All about coffee

All about coffee

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If tasting a coffee is a pleasure shared by hundreds of millions of people, it is thanks to the recent development of this astonishing… agricultural sector. Along with cocoa, coffee is one of the most cultivated and exported commodities in the world. Brazil, Vietnam and Colombia, the three of them share more than half of the market. The other half includes countries in Central America, Africa and Asia.

A little history of coffee

It all started in Africa with the discovery of arabica coffee on the highlands of Ethiopia, in the Kaffa region. It was from Yemen and the port of Moka that it experienced its formidable ascent, in the 15th and 16th centuries. This new drink was called "qahwah" in Arabic, which means "invigorating". Muslim pilgrims, returning from Mecca, contributed greatly to the dissemination of the "qahwah" of Persia to the entire Ottoman Empire. It takes the name of "qahvè" in Turkish, then "caffè" in Venice, where it is brought by the Venetian merchants. The drinking establishments are gradually taking the name of cafes. "Le Procope" in Paris or "le Florian" in Venice were very famous in the 18th century as meeting places for intellectuals (Voltaire in Paris) around the reputedly invigorating drink. It would be a long time to cite the many factors of coffee expansion around the world. What is certain is that the Arabica leaves Europe to conquer the new world during the 18th century and is established in climates always tempered by altitude. Then in the 19th century, the robusta variety, native to the plains of the Congo, will acclimatize to the warmer and wetter areas of low altitude in different countries.

Description of the coffee tree

The coffee tree, of the genus Coffea (Linné), is a branched shrub, of bushy aspect, belonging to the family of Rubiacées. Coffea arabica and Coffea canephora (robusta) are the main species cultivated all over the planet, each with many cultivars. The foliage is evergreen and a beautiful shiny green. The leaves are opposite, the blade is lanceolate (which has the shape of a spearhead) and embossed, its edges are wavy and its veins clearly visible. The numerous white flowers are born in the axils of the leaves. Fragrant, with a jasmine scent, they have soldered petals with a starry appearance. The coffee tree needs 3 or 4 years of cultivation before producing fruits, which are drupes (fleshy fruits with two stones, each containing a coffee bean), first green, then yellow and finally scarlet red, where their name of coffee cherries. It is common for the fruits, sheathing the twig, alongside flowers on the same branch, several blooms per year being possible.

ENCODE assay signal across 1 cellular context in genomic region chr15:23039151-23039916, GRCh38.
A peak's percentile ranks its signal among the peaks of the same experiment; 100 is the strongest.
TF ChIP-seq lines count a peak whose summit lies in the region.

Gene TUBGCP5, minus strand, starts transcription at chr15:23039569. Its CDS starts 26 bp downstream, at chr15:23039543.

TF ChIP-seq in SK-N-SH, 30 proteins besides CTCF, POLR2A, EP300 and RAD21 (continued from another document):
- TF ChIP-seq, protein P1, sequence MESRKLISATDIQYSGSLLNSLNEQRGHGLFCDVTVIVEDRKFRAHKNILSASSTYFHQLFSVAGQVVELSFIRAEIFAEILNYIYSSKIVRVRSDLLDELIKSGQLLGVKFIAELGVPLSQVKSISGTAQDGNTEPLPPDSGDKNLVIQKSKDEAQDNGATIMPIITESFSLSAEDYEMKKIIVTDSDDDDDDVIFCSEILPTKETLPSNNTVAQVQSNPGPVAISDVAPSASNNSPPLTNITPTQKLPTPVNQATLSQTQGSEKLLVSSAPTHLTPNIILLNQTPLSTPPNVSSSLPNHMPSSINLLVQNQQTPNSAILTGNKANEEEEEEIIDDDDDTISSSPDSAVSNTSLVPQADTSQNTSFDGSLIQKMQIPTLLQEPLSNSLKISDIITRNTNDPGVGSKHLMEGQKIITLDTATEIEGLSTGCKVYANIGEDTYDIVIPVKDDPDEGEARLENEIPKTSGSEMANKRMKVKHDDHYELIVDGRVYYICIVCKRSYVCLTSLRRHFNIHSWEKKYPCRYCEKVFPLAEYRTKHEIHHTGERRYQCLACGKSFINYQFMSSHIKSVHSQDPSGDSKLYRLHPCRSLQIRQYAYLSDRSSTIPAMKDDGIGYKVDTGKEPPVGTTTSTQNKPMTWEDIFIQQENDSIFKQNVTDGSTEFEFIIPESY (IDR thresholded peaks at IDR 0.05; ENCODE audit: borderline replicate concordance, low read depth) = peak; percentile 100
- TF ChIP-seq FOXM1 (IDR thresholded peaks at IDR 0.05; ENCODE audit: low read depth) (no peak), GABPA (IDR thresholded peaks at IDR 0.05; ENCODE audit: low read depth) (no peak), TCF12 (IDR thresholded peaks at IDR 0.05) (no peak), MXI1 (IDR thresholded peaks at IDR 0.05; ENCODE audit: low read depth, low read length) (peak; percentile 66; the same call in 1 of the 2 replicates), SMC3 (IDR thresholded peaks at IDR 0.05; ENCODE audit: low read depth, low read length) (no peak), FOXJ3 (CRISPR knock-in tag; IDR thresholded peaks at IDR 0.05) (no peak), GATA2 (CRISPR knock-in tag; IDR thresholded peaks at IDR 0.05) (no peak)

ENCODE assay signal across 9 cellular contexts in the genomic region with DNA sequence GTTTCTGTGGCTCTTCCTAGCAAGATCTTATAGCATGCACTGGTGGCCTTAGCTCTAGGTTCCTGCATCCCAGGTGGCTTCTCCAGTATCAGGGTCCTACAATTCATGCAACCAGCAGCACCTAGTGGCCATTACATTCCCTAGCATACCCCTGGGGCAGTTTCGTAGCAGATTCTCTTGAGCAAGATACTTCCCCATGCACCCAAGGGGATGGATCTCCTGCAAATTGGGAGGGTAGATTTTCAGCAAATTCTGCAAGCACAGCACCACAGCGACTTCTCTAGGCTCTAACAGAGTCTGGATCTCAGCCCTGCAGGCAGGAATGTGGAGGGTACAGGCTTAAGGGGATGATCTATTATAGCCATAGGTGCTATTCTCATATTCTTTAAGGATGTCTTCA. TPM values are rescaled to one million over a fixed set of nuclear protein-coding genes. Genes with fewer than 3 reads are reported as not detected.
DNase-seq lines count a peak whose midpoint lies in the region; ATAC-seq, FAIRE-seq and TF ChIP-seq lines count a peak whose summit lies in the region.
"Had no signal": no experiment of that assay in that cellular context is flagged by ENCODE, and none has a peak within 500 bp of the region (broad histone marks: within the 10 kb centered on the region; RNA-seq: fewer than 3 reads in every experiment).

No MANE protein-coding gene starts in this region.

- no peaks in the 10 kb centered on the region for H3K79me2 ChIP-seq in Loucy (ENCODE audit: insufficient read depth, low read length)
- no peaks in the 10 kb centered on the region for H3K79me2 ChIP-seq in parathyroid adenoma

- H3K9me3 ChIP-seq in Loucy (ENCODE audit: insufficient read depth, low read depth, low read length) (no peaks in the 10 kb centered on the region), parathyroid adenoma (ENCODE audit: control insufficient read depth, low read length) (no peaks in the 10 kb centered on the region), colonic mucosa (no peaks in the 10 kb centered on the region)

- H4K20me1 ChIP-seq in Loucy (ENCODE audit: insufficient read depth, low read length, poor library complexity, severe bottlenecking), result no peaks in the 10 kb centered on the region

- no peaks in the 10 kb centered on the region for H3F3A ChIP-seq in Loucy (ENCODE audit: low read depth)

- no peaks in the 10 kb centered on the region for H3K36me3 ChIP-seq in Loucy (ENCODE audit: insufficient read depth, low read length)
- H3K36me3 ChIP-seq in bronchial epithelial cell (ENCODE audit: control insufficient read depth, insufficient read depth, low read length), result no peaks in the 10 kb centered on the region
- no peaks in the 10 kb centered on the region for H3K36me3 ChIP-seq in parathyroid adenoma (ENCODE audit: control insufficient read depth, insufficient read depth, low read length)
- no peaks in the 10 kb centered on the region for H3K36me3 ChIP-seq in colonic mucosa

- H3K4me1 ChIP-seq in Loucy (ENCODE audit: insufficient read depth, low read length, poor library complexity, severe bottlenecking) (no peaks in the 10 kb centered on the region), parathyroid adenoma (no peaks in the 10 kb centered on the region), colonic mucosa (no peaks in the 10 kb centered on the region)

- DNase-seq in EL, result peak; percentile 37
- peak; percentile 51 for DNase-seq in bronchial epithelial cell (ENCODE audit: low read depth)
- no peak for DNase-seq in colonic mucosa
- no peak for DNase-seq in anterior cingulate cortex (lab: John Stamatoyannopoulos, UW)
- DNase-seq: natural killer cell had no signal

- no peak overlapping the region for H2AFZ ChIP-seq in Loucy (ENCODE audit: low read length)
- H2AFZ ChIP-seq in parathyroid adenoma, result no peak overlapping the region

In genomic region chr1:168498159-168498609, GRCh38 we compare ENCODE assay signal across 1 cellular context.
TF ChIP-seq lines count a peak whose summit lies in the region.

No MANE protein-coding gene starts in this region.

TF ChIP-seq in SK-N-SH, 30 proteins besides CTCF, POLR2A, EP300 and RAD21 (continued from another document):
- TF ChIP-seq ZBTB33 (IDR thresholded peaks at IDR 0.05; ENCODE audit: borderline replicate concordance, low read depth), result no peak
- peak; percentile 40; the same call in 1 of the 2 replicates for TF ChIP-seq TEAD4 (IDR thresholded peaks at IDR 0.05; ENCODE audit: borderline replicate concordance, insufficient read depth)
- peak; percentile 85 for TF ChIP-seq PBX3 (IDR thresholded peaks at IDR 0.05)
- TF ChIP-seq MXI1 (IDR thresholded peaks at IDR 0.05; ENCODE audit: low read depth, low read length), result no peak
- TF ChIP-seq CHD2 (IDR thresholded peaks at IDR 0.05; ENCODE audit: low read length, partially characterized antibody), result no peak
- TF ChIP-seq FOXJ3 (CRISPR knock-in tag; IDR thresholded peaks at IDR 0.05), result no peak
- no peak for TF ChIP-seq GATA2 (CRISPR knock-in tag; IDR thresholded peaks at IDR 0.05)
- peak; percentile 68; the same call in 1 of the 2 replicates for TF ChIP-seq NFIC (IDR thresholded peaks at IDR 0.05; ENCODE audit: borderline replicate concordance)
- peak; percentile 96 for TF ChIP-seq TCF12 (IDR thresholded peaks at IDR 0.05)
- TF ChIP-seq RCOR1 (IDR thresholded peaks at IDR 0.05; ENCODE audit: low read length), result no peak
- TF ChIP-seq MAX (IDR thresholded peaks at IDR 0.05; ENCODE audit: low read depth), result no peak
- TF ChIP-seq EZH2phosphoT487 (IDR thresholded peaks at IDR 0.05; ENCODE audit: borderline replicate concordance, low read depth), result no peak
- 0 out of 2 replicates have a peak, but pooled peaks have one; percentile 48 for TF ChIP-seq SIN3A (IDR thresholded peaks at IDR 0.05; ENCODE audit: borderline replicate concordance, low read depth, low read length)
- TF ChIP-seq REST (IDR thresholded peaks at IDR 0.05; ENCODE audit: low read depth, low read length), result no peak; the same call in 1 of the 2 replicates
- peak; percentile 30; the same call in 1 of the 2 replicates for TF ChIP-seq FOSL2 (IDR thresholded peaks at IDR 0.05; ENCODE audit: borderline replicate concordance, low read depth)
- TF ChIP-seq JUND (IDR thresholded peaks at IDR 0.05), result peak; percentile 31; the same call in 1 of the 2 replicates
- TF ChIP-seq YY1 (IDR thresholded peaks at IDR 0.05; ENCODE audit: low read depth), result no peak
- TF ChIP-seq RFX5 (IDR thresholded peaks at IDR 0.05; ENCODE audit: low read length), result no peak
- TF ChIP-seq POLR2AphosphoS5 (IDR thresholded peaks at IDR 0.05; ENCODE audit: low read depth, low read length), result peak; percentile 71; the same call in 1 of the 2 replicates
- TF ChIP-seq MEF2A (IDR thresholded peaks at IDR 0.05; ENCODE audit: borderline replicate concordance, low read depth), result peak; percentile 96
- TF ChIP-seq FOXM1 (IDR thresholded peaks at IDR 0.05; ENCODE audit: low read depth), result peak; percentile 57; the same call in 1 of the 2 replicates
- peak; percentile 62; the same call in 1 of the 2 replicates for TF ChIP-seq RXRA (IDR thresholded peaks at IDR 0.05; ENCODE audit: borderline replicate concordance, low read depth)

Coffee plantations (coffee plantations) and growing conditions

The location of the coffee plantations is distributed throughout the intertropical zone. Arabica is generally grown naturally on small family farmer farms, in the mountains and in the shade of forests. This variety gives coffee beans with fine and delicate aromas, with a caffeine level of around 1.5%. Yields are lower than in its cousin, the robusta. Robusta is grown in warm, sunny and humid plains. Its cultivation is more intensive in large plantations (haciendas in Brazil), where fertilizers and phytosanitary products are used in large quantities. The caffeine content of robusta beans is around 3.5%. The water requirements for coffee are very high (1.5 to 2 m of water per year). The average temperature should be 20 to 25 ° C, the robusta being less tolerant of temperature differences.